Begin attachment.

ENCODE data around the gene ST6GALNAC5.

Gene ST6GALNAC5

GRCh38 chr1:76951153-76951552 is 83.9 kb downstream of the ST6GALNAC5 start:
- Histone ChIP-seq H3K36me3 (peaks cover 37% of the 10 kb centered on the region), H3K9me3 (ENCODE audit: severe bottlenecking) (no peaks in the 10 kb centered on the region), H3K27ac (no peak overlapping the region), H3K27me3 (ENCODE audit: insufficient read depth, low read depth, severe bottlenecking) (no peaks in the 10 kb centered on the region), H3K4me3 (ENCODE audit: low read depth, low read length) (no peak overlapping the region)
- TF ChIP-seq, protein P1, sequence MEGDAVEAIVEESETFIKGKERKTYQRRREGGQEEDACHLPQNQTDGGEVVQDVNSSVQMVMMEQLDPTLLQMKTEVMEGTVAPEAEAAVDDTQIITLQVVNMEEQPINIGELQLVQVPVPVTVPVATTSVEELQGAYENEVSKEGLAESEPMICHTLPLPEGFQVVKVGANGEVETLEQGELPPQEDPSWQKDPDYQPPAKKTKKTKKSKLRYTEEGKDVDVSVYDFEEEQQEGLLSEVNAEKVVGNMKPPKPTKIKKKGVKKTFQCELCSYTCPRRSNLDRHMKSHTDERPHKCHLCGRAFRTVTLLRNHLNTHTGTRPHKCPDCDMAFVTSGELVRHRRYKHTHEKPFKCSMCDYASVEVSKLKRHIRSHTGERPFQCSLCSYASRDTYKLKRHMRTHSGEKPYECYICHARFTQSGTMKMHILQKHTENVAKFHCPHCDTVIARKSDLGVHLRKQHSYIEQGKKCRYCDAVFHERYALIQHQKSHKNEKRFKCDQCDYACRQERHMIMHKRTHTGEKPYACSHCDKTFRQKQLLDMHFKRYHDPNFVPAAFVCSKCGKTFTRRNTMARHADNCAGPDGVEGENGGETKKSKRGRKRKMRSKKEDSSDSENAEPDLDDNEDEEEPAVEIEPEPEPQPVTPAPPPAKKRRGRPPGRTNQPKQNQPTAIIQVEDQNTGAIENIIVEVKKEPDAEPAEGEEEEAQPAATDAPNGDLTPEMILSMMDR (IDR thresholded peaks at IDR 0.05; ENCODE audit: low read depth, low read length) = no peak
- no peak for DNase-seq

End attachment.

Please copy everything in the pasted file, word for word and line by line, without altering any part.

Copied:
ENCODE data around the gene ST6GALNAC5.

Gene ST6GALNAC5

GRCh38 chr1:76951153-76951552 is 83.9 kb downstream of the ST6GALNAC5 start:
- Histone ChIP-seq H3K36me3 (peaks cover 37% of the 10 kb centered on the region), H3K9me3 (ENCODE audit: severe bottlenecking) (no peaks in the 10 kb centered on the region), H3K27ac (no peak overlapping the region), H3K27me3 (ENCODE audit: insufficient read depth, low read depth, severe bottlenecking) (no peaks in the 10 kb centered on the region), H3K4me3 (ENCODE audit: low read depth, low read length) (no peak overlapping the region)
- TF ChIP-seq, protein P1, sequence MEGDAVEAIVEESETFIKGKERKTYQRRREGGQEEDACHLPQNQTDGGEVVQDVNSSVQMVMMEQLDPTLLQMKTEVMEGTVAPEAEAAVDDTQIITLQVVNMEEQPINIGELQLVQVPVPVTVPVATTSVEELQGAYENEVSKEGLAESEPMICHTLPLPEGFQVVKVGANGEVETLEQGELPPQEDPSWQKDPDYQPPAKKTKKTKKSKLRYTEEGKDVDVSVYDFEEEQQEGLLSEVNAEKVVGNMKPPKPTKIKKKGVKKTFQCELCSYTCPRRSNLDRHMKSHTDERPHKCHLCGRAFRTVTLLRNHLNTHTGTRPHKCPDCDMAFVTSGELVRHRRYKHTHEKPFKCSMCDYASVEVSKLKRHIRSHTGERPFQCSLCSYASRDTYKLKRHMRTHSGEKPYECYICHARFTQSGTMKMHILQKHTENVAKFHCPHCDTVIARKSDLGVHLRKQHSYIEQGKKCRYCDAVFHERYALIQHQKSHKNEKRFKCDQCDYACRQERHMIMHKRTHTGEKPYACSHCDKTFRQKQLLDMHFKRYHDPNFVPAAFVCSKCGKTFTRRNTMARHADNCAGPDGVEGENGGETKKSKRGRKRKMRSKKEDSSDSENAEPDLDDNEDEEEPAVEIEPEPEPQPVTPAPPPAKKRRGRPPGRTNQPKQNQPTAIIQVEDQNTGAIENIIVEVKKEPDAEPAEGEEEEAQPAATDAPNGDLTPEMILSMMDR (IDR thresholded peaks at IDR 0.05; ENCODE audit: low read depth, low read length) = no peak
- no peak for DNase-seq